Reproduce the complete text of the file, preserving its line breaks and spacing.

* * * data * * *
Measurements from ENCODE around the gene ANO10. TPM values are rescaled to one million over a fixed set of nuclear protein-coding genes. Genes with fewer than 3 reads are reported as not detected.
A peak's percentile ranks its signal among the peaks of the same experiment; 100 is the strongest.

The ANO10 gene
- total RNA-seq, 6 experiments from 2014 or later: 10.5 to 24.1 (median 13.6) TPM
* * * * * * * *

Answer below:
Measurements from ENCODE around the gene ANO10. TPM values are rescaled to one million over a fixed set of nuclear protein-coding genes. Genes with fewer than 3 reads are reported as not detected.
A peak's percentile ranks its signal among the peaks of the same experiment; 100 is the strongest.

The ANO10 gene
- total RNA-seq, 6 experiments from 2014 or later: 10.5 to 24.1 (median 13.6) TPM